The perfume has a structure in three stages. The first one includes the top/head notes that we perceive at the first moment with the aim of impacting whoever smells them. It starts being perceived 30 seconds after applying the fragrance and it does not last more than 15 minutes.
The second stage corresponds to the middle/heart notes which contain the main ingredients of the fragrance and determine the real spirit of the perfume. Its aroma can last for 4 hours. Finally, we find the base/bottom notes which fix the perfume and make the fragrance smell for hours or days. Its function is to fix the components of the other notes.
Aromas are little volatile molecules which are dissolved in water and oil. Aromas float in the air and reach our nose, and that’s when we can detect them. We live submerged in a world of invisibles aromas.
Aromas suspended in the air are dissolved in the nasal mucosa and transported to the receiving cells located in the olfactory bulb. In this bulb there are specific recipients for aromas that generate an electric signal sent to the olfactory nerve when interacting. This signal gets to the limbic system in charge of processing and managing the responses. Once the information in the limbic system is processed, it is stored in the cerebral cortex. It is considered that 75% of our emotions are related to aromas.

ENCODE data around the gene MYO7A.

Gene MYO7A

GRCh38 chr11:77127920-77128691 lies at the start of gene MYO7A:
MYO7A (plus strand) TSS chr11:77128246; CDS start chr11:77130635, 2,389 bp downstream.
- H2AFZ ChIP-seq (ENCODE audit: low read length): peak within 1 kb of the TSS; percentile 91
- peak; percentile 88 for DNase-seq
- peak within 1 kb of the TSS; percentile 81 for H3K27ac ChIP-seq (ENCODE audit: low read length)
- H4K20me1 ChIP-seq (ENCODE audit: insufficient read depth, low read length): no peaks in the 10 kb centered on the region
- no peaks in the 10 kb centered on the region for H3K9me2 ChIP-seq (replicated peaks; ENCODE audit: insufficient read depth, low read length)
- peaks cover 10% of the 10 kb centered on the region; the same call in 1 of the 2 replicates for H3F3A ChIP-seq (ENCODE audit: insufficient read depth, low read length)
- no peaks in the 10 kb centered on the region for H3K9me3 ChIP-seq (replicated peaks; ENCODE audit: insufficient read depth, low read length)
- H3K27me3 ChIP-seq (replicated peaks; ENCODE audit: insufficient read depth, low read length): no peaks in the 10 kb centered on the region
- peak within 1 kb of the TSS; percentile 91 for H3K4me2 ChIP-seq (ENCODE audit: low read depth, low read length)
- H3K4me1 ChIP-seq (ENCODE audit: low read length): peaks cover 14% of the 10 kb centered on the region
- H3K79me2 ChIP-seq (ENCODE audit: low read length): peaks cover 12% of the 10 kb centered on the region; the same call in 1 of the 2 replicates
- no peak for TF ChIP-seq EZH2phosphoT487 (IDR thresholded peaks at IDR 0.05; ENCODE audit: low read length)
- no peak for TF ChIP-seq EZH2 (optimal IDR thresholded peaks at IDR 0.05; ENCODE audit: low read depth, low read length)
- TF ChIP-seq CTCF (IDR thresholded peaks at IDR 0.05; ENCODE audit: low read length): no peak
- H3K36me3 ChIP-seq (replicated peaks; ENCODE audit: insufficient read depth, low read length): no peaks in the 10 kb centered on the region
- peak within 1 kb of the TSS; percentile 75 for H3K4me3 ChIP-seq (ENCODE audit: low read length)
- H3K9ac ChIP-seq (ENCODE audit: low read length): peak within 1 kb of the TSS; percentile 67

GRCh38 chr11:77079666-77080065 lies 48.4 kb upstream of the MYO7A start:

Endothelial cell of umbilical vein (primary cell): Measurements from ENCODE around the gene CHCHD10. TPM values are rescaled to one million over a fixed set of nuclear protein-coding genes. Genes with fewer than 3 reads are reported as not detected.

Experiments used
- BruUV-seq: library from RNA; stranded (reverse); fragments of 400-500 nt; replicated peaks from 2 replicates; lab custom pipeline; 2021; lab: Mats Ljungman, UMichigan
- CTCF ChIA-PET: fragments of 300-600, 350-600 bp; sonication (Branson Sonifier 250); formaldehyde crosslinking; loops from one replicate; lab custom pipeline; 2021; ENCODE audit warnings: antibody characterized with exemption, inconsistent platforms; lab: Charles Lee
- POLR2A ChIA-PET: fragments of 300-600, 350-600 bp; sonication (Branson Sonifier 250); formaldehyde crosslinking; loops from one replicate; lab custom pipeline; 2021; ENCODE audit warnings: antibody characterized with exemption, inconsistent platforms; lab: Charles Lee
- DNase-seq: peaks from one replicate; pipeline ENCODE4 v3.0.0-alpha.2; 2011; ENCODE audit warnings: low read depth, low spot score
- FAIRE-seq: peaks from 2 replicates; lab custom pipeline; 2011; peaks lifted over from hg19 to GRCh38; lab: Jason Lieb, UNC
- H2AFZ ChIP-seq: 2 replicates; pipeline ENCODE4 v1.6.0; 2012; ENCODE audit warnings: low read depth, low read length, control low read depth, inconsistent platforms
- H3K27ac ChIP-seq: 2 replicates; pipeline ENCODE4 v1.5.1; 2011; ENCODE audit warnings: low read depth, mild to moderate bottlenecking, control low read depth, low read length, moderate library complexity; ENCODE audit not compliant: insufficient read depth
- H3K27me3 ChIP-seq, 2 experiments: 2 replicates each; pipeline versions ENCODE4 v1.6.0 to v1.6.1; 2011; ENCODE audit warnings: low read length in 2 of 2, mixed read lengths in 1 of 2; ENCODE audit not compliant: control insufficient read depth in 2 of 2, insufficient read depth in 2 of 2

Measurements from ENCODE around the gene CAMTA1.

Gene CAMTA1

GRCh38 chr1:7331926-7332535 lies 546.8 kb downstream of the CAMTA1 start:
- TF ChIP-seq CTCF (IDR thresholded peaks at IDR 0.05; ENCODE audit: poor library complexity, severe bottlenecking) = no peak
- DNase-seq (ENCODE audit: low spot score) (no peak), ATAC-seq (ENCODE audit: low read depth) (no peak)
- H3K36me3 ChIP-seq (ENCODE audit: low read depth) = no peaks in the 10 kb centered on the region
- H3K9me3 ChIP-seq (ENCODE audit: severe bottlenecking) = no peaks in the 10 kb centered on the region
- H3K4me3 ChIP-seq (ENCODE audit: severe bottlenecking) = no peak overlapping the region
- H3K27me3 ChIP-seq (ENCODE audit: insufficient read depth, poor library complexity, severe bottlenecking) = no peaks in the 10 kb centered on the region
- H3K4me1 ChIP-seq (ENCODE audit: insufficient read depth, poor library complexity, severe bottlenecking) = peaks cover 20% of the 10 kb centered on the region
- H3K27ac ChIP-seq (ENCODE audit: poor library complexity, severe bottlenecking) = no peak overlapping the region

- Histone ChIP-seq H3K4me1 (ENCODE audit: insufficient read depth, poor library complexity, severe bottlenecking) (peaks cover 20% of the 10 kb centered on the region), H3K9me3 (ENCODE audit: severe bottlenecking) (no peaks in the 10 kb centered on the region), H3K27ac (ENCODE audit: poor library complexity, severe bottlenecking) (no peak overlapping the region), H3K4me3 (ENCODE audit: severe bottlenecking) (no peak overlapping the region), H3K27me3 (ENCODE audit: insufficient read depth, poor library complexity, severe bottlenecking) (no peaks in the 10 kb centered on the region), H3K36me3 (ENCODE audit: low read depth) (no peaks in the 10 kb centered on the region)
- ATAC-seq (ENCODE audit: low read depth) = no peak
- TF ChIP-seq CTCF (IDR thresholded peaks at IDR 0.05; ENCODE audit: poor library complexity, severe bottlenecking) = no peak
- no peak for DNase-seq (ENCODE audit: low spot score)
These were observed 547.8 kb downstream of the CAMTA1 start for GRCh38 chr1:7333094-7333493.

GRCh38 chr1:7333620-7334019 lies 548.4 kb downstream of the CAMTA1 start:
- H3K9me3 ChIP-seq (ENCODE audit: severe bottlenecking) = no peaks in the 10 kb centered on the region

This is one of the reasons why the members of the European Association of Perfume and Cosmetic Products (APCE) have returned to traditional packaging and manufacturing practices and have given more power of decision to consumers prioritizing the sense of smell and touch over brands, advertising and packaging. The APCE members have been able to adjust their companies to meet the requests of 21st century consumers who place ever greater demands on high product quality, transparency and a greater power of decision, as they are not appealed solely by the advertising patterns of the 20th century any more.